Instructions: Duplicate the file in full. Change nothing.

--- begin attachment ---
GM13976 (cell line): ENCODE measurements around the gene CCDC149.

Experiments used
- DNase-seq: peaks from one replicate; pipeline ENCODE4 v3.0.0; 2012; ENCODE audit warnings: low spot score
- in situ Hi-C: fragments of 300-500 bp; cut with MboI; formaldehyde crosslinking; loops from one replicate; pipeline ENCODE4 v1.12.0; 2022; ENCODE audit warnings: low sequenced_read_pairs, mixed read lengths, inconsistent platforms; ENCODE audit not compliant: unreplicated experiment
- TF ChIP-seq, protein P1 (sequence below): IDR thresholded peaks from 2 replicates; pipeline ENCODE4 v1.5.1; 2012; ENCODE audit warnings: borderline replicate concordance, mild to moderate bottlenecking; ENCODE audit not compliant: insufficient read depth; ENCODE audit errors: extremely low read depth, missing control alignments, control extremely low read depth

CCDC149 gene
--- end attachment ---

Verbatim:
GM13976 (cell line): ENCODE measurements around the gene CCDC149.

Experiments used
- DNase-seq: peaks from one replicate; pipeline ENCODE4 v3.0.0; 2012; ENCODE audit warnings: low spot score
- in situ Hi-C: fragments of 300-500 bp; cut with MboI; formaldehyde crosslinking; loops from one replicate; pipeline ENCODE4 v1.12.0; 2022; ENCODE audit warnings: low sequenced_read_pairs, mixed read lengths, inconsistent platforms; ENCODE audit not compliant: unreplicated experiment
- TF ChIP-seq, protein P1 (sequence below): IDR thresholded peaks from 2 replicates; pipeline ENCODE4 v1.5.1; 2012; ENCODE audit warnings: borderline replicate concordance, mild to moderate bottlenecking; ENCODE audit not compliant: insufficient read depth; ENCODE audit errors: extremely low read depth, missing control alignments, control extremely low read depth

CCDC149 gene